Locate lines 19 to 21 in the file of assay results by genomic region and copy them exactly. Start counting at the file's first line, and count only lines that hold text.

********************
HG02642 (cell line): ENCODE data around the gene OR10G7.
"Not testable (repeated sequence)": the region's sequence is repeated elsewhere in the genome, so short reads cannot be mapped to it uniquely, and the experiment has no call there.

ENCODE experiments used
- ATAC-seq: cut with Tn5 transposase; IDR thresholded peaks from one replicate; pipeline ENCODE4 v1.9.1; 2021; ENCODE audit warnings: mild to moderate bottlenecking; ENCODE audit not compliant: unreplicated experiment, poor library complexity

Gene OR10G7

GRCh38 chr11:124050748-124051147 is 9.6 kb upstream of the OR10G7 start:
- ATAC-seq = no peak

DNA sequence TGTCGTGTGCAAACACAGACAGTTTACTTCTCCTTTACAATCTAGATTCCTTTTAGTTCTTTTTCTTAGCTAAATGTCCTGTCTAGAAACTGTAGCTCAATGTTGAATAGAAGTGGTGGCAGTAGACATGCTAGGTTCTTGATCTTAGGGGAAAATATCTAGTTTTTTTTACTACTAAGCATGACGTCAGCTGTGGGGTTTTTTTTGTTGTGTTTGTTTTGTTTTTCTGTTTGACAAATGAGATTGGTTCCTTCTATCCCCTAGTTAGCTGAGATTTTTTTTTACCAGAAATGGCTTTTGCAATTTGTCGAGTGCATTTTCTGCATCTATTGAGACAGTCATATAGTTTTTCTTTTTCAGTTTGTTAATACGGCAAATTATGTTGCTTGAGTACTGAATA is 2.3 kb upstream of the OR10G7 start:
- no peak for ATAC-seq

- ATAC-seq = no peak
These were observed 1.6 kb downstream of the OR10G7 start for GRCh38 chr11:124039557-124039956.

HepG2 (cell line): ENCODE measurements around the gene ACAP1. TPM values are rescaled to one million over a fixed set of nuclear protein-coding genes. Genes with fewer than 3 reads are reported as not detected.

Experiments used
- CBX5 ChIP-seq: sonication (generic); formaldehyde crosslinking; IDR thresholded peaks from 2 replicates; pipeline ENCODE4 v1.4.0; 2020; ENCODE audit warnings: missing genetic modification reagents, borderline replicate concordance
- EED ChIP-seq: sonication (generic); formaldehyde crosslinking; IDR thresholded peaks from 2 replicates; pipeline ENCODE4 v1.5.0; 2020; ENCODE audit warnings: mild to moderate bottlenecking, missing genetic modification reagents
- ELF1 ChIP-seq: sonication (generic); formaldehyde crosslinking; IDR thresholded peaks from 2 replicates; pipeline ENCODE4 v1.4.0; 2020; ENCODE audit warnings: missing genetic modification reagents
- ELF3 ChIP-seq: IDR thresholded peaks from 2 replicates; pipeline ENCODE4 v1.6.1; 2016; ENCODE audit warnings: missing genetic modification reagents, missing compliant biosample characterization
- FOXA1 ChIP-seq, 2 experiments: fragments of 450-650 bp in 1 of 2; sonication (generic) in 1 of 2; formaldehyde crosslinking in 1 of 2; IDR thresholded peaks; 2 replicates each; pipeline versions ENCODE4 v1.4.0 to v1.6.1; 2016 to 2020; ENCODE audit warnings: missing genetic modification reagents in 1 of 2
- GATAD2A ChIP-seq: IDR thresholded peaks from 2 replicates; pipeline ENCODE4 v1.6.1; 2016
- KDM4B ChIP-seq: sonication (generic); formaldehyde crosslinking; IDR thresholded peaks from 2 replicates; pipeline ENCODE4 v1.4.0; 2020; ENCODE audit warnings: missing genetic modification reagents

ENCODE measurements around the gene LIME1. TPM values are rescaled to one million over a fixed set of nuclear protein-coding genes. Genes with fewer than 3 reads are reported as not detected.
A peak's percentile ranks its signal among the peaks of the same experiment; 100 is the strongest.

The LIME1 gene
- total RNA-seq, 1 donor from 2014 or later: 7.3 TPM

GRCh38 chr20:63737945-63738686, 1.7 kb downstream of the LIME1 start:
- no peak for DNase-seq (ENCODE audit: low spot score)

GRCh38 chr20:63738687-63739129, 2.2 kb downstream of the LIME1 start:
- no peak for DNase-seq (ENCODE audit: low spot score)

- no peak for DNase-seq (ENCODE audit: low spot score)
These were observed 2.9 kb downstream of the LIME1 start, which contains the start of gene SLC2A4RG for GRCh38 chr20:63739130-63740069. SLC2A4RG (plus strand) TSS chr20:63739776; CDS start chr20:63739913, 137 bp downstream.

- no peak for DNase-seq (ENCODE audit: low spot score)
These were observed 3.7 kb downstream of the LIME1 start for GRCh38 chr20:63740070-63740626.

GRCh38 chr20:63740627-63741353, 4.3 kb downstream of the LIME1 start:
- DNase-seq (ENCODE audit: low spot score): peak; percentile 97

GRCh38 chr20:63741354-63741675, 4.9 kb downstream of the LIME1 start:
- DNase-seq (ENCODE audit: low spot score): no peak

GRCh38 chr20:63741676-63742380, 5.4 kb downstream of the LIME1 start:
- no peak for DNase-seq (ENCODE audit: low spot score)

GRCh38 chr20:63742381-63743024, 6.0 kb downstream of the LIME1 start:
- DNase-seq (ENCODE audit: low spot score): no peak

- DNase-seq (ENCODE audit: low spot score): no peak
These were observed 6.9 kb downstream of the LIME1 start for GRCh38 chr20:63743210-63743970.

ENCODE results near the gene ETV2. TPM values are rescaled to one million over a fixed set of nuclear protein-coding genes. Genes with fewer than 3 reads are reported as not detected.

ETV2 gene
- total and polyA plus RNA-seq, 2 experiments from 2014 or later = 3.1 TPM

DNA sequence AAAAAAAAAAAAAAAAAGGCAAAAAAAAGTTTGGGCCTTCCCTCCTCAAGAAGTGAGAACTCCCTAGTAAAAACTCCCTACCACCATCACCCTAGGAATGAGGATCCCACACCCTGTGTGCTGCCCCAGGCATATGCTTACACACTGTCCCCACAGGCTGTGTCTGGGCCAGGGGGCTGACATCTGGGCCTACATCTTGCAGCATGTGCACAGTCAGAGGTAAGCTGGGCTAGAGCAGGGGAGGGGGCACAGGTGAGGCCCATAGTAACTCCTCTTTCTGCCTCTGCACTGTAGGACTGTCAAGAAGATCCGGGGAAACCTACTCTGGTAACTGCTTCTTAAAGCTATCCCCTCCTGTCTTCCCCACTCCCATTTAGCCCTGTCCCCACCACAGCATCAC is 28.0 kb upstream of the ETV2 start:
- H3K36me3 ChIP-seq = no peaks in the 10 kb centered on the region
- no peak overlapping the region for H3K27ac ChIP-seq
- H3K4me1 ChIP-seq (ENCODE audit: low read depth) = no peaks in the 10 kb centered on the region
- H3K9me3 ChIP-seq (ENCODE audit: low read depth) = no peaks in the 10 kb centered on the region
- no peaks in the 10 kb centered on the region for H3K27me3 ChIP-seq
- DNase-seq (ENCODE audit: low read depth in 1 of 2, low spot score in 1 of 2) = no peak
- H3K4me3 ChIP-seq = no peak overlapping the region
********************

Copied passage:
- GATAD2A ChIP-seq: IDR thresholded peaks from 2 replicates; pipeline ENCODE4 v1.6.1; 2016
- KDM4B ChIP-seq: sonication (generic); formaldehyde crosslinking; IDR thresholded peaks from 2 replicates; pipeline ENCODE4 v1.4.0; 2020; ENCODE audit warnings: missing genetic modification reagents

ENCODE measurements around the gene LIME1. TPM values are rescaled to one million over a fixed set of nuclear protein-coding genes. Genes with fewer than 3 reads are reported as not detected.